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The Seagull, Regent's Park Open Air Theatre | reviews, news & interviews

The Seagull, Regent's Park Open Air Theatre

The Seagull, Regent's Park Open Air Theatre

Strikingly staged Chekhov continues a strong season in the park

Through a glass, darkly: the cast of 'The Seagull'Johan Persson

Hamlet instructs his players to "hold...the mirror up to nature”, advice taken literally in this arresting 120-year anniversary staging of Chekhov’s homage to the Bard. Jon Bausor’s set is dominated by a vast angled mirror, offering an appropriately bird’s-eye view and lending cinematic scope to this familial tale. It’s also the perfect encapsulation of a group who need their image reflected back at them through the admiration of others in order to satisfy their egos. The lakeside country house might be teeming with passions, but this love, notes Torben Betts’s pithy free adaptation, “is all about vanity”.

The prime example is fading diva Arkadina (Janie Dee). Any encroachments on her star position are swiftly struck down, including that of her fragile writer son Konstantin (Matthew Tennyson), who threatens extinction with “a whole new way of making theatre”. His play-within-a-play is a feast of symbolist pretention, from mist rising off the water and avant-garde destruction of scenery to the dystopian monologue intoned by the object of his doomed affection, aspiring actress Nina (Sabrina Bartlett, pictured below). It’s one strand in Chekhovs Shakespearean web of unrequited ardour, but theres no Puck offering a magical solution.  

The Seagull, Regent's Park Open AirNor is happiness earned by these blinkered toffs, supremely lacking in empathy, a point made wryly by the cycle of emotional abuse, rather more bluntly by the social commentary: there’s one too many servant eye roll or snort of disbelieving laughter in response to a complaint about life’s hardships. Ian Redford’s wonderfully florid Peter Sorin articulates the agony of an unlived life, but Matthew Dunsters slick production, featuring innovations like recorded inner monologues, favours comic extremes rather than pensively reflecting on the terrible trap of inertia. 

Yet Betts’s colourfully contemporary interpretation astutely observes the vampiric nature of art and hollowness of celebrity: acclaimed writer Trigorin (Alex Robertston) experiences fame as neverending persecution. Nina is thrilled by his seemingly seductive declaration – “I wish I could be completely inside you!” – but Trigorin is just feeding on her youth to reinvigorate his work. Impending doom is signalled by the rain pouring down Bausors mirror in Gothic fashion, as the park – where, like Konstantins play, the action began at sunset  slips into darkness.

The Seagull, Regent's Park Open AirTennyson (pictured left with Dee) presents Konstantin effectively as an fractious adolescent desperately seeking purpose, while, in contrast, Robertson provides a callous parasite and Dee a skilled manipulator. Whether proclaiming her youthfulness (and remarkable flexibility), winning back her lover with animalistic sensuality and calculated flattery, or spitting insults at her son before striking a maternal pose to comfort him, she’s a memorably toxic creature.

There’s strong support from Lisa Diveney’s emo, day-drinking Masha, Bartlett’s impetuous Nina, Colin Hoult’s spurned teacher, Fraser James’s beleaguered manager, and Danny Webb’s suave doctor, plus, on opening night, a surprise cameo from a resident waterfowl beside the prop seagull. The mirror can be two-way: sometimes life imitates art.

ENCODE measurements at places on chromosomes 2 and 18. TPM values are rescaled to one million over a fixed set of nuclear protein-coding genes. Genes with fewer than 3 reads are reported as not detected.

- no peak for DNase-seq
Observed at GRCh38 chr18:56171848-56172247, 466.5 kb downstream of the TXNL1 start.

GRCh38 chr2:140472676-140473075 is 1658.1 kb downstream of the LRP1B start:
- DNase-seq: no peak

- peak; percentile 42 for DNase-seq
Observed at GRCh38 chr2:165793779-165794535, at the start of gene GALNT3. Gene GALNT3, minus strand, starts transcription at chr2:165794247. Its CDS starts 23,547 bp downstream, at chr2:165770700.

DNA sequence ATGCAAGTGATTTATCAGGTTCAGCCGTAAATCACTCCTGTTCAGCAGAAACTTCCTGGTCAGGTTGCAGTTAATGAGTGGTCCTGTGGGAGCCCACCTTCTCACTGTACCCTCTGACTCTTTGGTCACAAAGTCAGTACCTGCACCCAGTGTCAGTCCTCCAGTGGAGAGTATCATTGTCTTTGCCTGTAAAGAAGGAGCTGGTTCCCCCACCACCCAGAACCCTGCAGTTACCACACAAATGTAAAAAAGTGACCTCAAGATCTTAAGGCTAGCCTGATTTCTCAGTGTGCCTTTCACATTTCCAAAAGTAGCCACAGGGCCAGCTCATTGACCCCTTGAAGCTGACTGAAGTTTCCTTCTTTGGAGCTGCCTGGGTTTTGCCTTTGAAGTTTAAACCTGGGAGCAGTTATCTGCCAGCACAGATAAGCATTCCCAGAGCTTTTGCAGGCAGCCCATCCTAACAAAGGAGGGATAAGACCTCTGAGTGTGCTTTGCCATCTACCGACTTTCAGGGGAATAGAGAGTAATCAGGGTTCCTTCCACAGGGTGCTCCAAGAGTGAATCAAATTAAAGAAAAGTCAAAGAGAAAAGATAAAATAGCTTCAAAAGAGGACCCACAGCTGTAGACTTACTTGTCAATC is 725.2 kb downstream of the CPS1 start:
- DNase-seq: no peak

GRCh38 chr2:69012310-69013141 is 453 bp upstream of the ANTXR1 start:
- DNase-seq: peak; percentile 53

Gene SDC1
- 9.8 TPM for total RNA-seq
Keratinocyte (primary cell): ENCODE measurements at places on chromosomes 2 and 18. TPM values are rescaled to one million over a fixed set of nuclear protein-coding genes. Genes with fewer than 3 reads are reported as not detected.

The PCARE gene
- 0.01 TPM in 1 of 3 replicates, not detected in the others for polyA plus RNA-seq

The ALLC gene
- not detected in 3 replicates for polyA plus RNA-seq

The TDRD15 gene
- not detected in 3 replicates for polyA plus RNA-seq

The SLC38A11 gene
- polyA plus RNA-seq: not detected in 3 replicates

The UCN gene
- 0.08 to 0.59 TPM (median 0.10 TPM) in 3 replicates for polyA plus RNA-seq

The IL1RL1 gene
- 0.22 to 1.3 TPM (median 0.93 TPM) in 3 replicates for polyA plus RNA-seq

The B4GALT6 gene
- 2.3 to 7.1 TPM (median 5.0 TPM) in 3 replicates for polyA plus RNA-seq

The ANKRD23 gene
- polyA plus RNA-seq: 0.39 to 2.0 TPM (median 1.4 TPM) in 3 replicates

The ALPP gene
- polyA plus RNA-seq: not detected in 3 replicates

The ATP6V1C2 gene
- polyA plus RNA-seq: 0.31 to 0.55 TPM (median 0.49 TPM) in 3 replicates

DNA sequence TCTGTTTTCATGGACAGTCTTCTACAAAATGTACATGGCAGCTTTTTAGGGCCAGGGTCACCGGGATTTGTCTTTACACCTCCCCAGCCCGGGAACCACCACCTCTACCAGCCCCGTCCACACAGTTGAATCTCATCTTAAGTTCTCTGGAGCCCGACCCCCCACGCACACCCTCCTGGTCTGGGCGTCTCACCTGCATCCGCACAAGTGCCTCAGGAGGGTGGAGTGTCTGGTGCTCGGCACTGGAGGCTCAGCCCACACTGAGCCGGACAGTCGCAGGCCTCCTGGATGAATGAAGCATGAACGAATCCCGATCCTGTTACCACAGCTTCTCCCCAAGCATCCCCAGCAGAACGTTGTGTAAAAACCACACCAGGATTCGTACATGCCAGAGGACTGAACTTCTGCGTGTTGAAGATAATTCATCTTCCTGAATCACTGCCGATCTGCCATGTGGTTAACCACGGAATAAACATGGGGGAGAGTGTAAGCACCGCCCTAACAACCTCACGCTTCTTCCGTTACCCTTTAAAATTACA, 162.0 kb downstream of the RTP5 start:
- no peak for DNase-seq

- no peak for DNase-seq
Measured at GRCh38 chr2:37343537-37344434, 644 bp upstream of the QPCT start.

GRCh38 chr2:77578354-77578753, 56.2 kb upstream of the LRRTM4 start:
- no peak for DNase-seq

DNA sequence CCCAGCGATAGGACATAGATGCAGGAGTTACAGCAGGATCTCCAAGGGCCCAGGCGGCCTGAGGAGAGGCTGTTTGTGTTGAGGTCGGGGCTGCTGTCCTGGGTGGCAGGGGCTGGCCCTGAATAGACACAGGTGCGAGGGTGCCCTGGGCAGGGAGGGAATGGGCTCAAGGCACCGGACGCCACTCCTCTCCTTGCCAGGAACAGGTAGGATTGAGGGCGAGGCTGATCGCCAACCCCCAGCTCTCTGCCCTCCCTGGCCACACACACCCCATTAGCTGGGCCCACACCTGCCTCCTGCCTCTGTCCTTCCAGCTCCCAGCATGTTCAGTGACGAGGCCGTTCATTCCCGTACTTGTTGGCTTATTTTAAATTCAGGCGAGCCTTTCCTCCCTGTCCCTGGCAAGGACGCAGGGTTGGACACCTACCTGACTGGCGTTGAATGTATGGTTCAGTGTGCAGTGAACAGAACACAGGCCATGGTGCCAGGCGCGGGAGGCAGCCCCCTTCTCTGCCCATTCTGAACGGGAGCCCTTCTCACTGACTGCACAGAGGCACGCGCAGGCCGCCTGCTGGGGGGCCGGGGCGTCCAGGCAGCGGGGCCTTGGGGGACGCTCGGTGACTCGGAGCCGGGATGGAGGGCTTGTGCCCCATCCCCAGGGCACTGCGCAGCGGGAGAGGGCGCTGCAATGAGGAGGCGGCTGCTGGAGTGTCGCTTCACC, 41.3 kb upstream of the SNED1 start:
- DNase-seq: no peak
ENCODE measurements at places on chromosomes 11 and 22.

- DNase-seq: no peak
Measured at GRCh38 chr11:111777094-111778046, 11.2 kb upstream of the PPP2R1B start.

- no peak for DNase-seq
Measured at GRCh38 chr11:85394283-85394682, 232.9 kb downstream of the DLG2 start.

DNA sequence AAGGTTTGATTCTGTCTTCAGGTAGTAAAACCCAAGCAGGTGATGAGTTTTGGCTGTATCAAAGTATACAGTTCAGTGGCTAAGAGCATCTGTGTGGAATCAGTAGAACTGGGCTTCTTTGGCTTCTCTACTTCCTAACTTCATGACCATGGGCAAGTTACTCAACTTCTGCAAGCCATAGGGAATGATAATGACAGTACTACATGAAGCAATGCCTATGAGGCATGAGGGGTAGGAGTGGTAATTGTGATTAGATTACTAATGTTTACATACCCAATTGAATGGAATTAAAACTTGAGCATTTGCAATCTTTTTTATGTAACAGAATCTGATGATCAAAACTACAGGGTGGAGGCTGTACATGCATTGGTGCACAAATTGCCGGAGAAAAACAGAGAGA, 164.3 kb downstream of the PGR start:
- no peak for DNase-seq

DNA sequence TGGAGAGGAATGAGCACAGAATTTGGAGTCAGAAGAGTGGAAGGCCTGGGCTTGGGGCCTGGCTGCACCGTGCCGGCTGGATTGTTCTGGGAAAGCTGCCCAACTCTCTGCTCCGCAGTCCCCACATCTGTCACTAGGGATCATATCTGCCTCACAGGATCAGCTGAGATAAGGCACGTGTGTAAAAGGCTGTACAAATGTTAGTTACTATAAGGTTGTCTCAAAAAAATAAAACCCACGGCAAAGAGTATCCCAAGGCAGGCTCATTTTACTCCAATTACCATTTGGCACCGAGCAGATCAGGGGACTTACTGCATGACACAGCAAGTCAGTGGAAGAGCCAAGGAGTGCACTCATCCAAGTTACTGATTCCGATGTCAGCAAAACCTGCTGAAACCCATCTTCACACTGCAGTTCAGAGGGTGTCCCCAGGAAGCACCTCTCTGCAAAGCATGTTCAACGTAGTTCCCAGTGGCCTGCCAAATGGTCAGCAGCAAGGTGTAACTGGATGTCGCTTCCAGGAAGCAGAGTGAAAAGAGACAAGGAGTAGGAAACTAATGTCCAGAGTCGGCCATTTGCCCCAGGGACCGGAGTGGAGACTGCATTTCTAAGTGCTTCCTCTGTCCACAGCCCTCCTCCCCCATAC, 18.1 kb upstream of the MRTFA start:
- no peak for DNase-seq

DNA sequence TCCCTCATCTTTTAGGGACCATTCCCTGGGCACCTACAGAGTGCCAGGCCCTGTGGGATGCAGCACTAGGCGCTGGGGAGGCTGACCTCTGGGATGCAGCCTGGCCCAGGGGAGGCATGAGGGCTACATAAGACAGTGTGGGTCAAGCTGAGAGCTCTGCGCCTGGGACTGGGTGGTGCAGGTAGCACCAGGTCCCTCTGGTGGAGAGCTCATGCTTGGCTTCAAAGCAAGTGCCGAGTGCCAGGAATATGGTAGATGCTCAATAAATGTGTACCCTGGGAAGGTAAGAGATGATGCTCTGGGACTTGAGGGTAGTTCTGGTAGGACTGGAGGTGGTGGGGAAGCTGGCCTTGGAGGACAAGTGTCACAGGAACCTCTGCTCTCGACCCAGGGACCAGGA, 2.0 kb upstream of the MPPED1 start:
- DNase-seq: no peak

MORE CHEKHOV ON THEARTSDESK

The Cherry Orchard, National Theatre (2011). Zoë Wanamaker (pictured below) shines in Howard Davies's murky production of Chekhov

The Cherry Orchard, Sovremennik, Noël Coward Theatre (2011). Russians soar in third, and final, offering of their first-ever London season

Uncle Vanya, The Print Room (2012). Iain Glen stars in a version of Chekhov at his most tenderly intimate

A Provincial Life, National Theatre Wales (2012). Moments of visual beauty punctuate a Chekhov adaptation that struggles to find its focus

Three Sisters, Young Vic (2012) Benedict Andrews' energetic update is stronger on ensemble work than individual performances

Uncle Vanya, Vakhtangov Theatre Company (2012). Anti-naturalistic Russian Chekhov buries humanity under burlesque and mannerism

Uncle Vanya, Vaudeville Theatre. Anna Friel, Laura Carmichael and Ken Stott shine bright in Lindsay Posner's production of Chekhov's drama

Longing, Hampstead Theatre (2013). William Boyd's dramatisation of two Chekhov stories with Iain Glen and Tamsin Greig is more pleasant than towering

The Cherry Orchard, Young Vic (2014). Katie Mitchell delivers Chekhov's masterpiece with devastating power

Uncle Vanya/Three Sisters, Wyndham's Theatre (2014). Quiet truth in finely observed ensemble Chekhov from the Mossovet State Academic Theatre

Winter Sleep. Turkish master Nuri Bilge Ceylan’s Cannes Palme d'Or winner, based on Chekhov short stories, is huge in every sense

Uncle Vanya, Almeida Theatre (2016). Robert Icke's lengthy Chekhov revival/reappraisal is largely a knockout

Young Chekhov, National Theatre (2016). Jonathan Kent's three-play Chekhovathon builds to a shattering climax

Wild Honey, Hampstead Theatre (2016). Early Chekhov begins strongly then falls away

Betts’s colourfully contemporary interpretation astutely observes the vampiric nature of art and hollowness of celebrity

rating

Editor Rating: 
4
Average: 4 (1 vote)

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